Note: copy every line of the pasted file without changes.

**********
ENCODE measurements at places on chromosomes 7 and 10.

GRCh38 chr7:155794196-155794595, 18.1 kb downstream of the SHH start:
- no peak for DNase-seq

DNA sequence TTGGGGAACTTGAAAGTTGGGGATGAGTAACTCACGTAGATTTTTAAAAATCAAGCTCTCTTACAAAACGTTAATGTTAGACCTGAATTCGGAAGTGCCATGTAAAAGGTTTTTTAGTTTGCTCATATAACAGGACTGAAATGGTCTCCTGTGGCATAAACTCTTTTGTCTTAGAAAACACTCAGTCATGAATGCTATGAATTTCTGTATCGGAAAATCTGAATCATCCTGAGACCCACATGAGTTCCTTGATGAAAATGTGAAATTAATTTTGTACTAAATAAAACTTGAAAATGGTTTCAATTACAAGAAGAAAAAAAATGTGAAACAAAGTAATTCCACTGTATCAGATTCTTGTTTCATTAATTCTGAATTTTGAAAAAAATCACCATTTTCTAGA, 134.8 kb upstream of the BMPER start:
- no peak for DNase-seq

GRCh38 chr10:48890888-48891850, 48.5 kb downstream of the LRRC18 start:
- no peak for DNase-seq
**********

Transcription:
ENCODE measurements at places on chromosomes 7 and 10.

GRCh38 chr7:155794196-155794595, 18.1 kb downstream of the SHH start:
- no peak for DNase-seq

DNA sequence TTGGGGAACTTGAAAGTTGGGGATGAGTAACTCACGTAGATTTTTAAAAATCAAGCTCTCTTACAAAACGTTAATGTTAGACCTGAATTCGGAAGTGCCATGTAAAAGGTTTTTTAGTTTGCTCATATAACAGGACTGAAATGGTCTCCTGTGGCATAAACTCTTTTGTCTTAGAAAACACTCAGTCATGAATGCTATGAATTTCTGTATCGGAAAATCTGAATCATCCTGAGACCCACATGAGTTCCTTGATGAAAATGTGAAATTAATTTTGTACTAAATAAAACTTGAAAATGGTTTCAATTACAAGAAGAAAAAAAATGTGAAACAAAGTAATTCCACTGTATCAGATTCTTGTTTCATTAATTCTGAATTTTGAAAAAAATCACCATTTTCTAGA, 134.8 kb upstream of the BMPER start:
- no peak for DNase-seq

GRCh38 chr10:48890888-48891850, 48.5 kb downstream of the LRRC18 start:
- no peak for DNase-seq